We tend to associate being dehydrated with extreme physical symptoms. We forget that it can be a mild, everyday, occurrence resulting in a profound impact on our mental health. Drinking water throughout the day can help boost your energy and your mood, reducing overall feelings of depression and anxiety. If you struggle to keep up with your water intake, start with small goals. For example, drink a glass of water when you wake up, and at every meal. There are also great resources, and apps to help you track how much water you drink a day. Find a system that works for you, and start small. Remember to set achievable goals, and build as you go. 

Listen to Music

Listening to some good beats can be an excellent way to add simple self-care to your routine. It can help you gear up for your day, or wind down for the evening. You might have 5 minutes to sit and meditate, or have a day packed full of activities. Luckily, listening to music is an easy self-care method that can fit into any schedule. 

How does science link music to mental health? The University of Central Florida has a great tool that helps us understand how music positively impacts each area of the brain. Check it out here: https://www.ucf.edu/pegasus/your-brain-on-music/

Take a Warm Shower (or bath)

When we experience extreme emotions like stress or anxiety, our muscles can get very tense. We might start to feel like we are stuck, or that our bodies have locked up. Taking 10 minutes for a hot shower can help relieve a lot of that tension, and allow us to relax. If you find that you have some extra time, try taking a warm bath right before bed to get a good night’s sleep.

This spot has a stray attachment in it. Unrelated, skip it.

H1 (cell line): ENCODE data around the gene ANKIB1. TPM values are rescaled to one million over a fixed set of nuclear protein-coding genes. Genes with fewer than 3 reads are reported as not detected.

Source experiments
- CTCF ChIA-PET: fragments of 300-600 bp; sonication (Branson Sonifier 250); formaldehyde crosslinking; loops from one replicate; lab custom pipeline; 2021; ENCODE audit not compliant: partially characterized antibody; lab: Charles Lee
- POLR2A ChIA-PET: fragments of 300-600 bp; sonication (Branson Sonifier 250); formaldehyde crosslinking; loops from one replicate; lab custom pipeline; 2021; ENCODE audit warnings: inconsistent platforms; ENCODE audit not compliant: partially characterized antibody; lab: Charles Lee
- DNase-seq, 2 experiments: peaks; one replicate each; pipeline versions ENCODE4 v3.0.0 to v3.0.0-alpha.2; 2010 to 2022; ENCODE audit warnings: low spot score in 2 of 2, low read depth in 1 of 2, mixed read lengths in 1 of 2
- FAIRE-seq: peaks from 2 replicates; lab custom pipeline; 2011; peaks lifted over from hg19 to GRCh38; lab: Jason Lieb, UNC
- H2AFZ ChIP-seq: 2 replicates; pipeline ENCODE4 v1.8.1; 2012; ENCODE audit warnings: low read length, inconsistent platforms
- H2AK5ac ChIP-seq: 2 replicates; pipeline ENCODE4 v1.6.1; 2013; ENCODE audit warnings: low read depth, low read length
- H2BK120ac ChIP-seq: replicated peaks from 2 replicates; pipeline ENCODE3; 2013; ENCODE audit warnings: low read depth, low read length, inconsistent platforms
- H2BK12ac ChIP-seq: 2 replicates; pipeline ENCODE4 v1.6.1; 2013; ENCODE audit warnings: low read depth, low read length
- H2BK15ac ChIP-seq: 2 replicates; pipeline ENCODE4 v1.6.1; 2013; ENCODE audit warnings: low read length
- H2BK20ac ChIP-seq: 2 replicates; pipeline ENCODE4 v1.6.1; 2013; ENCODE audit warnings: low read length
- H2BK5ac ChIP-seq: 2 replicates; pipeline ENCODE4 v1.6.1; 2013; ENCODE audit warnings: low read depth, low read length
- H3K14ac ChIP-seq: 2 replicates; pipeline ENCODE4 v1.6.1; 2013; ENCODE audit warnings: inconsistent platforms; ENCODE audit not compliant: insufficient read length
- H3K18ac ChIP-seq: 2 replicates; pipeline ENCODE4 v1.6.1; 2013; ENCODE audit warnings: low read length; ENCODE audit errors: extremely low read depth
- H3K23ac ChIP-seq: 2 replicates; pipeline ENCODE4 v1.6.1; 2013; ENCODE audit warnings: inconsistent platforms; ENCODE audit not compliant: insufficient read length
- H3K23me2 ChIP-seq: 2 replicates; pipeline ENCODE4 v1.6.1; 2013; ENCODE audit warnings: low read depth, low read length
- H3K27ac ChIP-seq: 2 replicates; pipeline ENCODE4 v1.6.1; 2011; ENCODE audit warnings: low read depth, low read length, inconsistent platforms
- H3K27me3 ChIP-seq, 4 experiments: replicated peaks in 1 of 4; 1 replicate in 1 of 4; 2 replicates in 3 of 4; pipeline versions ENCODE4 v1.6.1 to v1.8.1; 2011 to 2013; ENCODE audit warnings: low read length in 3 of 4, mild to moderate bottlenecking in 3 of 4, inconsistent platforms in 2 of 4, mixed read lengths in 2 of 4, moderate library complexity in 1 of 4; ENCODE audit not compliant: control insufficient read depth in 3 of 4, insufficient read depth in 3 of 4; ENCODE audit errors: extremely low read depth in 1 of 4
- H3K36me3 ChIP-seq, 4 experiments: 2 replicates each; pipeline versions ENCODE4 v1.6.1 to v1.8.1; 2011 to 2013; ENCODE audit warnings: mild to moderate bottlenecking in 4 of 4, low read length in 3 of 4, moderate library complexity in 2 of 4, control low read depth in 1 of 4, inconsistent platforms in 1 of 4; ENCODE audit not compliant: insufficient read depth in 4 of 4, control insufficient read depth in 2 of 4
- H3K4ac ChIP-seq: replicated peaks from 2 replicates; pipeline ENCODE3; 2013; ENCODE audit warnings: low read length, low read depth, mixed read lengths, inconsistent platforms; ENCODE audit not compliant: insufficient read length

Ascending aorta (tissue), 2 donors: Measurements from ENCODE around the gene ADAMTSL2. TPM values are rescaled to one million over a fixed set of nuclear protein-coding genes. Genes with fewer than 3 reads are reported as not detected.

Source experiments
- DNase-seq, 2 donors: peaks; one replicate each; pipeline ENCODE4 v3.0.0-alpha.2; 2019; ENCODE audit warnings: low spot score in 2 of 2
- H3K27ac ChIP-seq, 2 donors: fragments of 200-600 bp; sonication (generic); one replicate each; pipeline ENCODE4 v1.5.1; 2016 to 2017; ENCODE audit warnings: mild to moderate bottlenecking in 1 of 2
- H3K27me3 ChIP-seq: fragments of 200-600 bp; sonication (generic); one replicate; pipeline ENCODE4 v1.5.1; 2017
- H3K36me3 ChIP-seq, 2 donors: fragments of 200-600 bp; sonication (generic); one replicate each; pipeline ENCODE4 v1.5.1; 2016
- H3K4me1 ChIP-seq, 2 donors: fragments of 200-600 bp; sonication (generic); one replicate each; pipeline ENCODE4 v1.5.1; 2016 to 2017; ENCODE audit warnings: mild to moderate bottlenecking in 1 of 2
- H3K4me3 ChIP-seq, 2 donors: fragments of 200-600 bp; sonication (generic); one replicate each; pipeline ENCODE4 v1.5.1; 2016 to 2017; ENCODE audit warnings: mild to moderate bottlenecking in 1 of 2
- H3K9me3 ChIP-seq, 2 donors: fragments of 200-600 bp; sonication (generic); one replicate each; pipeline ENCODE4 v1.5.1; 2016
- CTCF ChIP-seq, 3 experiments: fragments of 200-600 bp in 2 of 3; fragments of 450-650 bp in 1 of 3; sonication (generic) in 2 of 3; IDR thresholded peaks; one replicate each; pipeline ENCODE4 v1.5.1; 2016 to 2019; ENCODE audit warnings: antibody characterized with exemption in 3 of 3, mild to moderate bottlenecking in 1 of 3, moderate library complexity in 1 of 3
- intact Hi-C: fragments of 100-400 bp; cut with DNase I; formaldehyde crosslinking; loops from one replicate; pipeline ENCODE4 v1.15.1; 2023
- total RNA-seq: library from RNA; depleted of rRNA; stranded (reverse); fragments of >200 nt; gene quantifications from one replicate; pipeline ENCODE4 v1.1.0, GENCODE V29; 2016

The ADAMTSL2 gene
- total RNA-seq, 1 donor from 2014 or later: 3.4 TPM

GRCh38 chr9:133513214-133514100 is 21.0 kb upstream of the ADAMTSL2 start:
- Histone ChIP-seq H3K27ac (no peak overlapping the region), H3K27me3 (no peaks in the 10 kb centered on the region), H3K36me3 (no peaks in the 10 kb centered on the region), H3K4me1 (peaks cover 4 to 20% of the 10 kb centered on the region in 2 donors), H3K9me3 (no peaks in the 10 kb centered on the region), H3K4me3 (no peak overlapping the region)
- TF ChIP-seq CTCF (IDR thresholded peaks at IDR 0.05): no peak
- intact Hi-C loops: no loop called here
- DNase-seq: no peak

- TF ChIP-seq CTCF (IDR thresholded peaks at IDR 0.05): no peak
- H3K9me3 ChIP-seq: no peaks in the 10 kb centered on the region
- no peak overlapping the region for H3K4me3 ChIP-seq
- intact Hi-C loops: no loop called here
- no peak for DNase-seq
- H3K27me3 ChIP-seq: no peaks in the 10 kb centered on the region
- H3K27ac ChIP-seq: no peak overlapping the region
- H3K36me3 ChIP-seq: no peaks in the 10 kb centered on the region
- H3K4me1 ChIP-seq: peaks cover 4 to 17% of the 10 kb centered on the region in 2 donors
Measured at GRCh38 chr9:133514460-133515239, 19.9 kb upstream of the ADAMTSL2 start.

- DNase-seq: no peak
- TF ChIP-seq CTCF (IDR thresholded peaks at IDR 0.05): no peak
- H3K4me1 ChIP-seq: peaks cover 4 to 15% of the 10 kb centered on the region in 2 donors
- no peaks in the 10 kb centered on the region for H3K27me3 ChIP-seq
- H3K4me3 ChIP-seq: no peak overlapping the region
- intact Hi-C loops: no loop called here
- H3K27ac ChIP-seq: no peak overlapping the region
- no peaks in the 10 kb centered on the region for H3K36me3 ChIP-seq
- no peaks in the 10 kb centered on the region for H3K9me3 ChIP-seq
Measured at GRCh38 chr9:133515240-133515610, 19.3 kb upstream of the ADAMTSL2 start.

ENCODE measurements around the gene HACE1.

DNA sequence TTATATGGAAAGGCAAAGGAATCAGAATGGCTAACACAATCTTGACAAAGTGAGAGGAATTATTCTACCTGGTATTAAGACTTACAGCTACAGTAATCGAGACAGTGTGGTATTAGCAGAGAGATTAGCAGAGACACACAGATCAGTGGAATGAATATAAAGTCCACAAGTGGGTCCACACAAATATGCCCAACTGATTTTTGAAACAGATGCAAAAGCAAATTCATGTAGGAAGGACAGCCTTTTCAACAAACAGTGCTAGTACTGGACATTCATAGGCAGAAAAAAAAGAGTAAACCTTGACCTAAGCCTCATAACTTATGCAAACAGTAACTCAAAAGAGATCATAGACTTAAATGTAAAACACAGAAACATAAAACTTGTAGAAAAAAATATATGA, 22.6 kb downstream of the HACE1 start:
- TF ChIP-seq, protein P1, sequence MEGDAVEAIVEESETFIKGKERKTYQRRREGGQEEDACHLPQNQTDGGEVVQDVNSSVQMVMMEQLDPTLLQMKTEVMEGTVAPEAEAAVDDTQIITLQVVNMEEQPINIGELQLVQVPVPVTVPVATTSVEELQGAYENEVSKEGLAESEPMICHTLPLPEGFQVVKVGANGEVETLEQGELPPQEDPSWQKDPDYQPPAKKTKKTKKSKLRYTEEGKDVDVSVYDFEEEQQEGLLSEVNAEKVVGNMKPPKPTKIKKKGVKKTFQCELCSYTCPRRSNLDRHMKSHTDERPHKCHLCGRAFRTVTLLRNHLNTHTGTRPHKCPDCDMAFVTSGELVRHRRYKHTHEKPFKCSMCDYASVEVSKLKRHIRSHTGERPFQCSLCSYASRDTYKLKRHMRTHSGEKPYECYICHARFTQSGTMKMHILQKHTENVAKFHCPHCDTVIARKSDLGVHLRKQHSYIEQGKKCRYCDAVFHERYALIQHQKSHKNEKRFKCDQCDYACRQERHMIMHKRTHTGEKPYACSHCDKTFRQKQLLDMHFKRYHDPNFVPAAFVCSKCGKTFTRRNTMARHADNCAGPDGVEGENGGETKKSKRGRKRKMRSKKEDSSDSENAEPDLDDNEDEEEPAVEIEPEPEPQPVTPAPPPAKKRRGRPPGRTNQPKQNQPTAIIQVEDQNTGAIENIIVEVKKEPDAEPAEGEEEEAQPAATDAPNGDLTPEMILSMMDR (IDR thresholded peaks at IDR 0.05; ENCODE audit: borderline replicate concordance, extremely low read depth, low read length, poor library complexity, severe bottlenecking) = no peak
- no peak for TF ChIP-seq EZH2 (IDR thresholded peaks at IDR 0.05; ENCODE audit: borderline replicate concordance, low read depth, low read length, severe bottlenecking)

Take a Hike!

…Actually, even a short walk around the block will do some good. A study done in 2013 found that people who suffered from depression experienced a positive mood shift after walking outside for 50 minutes. In addition to a mental boost, a walk around the neighborhood is a simple and free way to add a little exercise to the day. 

Check our our blog post on what happens when you spend time outside.

Breathe

This last act of simple self-care requires little effort but will have mighty results. Deep breathing sessions are a great way to help the mind and body find a space to relax. If you’re experiencing anxiety, it can also slow your heart rate, and help to regain control. This exercise doesn’t have to be complicated. Some smartwatches and phones come with guided breathing applications that make the process easy and convenient.